To avoid harming yourself or others, practice safe habits when using your snowblower.
Despite their handiness, snowblowers can be dangerous if used carelessly, causing more than 6,000 injuries every year. Reduce the risk by following basic safety advice:
Keep your hands away.
Never stick your hand in the spinning auger or discharge chute, even if the engine is off. If the machine clogs, turn it off, wait at least five seconds or until the auger completely stops, then use a clearing tool or broom handle to remove the clog.
Wear appropriate gear.
Light layers of water-repellent clothing allow your body to stay dry and warm, yet breathe once you work up a sweat. Avoid loose clothing that could get caught in the machine. And to avoid falling on the ice, be sure to wear nonslip footwear.
Before beginning snow removal, look around. If any objects, such as toys, lawn decorations, or sticks, appear in your path, the snowblower could launch them, perhaps injuring you or damaging property. Remove them before starting your machine.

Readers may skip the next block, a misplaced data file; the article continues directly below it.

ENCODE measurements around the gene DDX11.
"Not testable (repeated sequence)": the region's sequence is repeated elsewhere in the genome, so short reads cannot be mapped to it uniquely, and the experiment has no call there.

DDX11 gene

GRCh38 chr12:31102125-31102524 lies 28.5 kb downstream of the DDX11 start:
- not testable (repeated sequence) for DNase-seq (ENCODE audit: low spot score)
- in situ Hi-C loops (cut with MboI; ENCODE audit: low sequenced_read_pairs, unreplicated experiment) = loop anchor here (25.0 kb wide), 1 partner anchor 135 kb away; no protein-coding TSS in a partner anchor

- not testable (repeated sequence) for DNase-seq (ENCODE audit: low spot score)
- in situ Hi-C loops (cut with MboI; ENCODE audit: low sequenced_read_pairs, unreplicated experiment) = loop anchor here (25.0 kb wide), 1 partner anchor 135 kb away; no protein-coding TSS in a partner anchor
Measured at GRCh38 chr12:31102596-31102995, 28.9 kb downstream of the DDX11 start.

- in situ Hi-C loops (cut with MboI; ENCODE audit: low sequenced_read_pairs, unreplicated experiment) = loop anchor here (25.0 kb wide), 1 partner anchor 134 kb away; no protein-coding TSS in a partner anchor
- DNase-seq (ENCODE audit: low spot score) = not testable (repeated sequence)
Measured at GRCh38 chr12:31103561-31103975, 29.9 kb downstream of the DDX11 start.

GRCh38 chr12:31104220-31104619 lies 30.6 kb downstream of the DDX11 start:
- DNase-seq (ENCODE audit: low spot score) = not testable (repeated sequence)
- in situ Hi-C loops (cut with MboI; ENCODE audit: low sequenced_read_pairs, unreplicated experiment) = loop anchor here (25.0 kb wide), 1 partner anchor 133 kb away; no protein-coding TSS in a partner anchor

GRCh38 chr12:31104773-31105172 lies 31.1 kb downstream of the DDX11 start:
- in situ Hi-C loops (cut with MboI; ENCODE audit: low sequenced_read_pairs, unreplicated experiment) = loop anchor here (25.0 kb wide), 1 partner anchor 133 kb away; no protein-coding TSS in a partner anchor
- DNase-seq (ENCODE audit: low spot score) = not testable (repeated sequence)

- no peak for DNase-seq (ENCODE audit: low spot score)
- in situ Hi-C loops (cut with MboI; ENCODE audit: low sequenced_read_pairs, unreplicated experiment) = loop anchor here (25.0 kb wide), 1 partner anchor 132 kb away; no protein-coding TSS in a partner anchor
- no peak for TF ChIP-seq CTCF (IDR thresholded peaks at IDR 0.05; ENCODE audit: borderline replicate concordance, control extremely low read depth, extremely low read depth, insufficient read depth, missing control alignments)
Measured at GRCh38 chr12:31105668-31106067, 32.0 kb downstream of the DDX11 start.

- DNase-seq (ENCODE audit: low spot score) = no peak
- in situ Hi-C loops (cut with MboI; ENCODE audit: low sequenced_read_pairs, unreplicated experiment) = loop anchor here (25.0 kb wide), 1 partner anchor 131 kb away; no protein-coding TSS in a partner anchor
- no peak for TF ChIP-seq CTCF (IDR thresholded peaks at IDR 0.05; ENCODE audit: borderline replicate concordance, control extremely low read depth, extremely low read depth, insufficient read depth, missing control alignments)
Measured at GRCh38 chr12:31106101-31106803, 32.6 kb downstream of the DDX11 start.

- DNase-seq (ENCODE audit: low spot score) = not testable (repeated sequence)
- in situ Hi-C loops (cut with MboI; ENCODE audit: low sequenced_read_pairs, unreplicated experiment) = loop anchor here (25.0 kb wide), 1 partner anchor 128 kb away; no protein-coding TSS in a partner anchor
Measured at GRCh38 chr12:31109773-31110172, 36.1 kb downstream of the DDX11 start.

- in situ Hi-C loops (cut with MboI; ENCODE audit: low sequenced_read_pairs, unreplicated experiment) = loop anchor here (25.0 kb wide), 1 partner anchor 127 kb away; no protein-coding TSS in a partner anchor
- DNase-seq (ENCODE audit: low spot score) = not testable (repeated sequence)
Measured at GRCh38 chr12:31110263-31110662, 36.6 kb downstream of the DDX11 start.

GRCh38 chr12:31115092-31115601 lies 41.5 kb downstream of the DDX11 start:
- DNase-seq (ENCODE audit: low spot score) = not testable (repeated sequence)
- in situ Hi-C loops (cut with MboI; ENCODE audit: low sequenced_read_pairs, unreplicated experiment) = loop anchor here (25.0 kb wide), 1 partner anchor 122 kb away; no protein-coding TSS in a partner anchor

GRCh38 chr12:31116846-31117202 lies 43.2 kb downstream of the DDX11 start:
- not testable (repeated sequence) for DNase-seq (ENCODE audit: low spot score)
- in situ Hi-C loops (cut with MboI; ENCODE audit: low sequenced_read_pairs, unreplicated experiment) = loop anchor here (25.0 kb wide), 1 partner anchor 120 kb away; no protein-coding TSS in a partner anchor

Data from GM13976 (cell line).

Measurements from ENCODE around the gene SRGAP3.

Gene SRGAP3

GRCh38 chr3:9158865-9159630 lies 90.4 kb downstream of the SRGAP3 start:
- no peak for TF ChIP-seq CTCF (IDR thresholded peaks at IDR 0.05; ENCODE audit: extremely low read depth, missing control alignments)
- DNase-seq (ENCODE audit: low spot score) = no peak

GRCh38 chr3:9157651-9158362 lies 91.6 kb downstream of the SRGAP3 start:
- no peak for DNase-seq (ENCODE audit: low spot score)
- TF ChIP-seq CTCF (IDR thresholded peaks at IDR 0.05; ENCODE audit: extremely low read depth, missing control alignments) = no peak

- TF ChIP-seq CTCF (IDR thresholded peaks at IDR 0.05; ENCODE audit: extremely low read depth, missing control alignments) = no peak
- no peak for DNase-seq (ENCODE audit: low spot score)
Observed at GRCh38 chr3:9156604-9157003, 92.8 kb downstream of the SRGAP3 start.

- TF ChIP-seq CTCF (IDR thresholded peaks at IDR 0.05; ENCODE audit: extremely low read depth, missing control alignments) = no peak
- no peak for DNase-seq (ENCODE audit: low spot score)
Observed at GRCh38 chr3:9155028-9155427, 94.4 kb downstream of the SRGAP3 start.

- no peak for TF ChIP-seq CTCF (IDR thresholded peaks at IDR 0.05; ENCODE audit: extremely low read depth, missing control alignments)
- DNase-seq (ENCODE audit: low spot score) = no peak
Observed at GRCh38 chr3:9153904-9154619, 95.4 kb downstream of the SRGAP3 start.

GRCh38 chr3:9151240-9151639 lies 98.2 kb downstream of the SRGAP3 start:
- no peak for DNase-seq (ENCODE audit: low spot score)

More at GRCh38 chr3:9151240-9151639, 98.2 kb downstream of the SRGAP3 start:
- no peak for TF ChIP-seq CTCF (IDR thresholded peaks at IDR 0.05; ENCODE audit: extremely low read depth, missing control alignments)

Fuel it and start it up.
To avoid a fire, make sure the engine is off and cool. Always start a gas-powered snowblower outside a structure such as a garage or shed. Harmful emissions could lead to carbon monoxide poisoning.
Watch out for cords.
If you have an electric snowblower, note where the cord is and keep it away from the auger. To prevent electrocution, use an extension cord, and an outlet with ground-fault-circuit-interrupting (GFCI) protection.
Leave safety gear alone.
Safety devices and shields are installed on the machine for your protection. Avoid removing them or altering the snowblower in any way.
Read the manual.
Take time to look over the owner’s manual for operating instructions and additional safety precautions—and follow the manufacturer’s advice.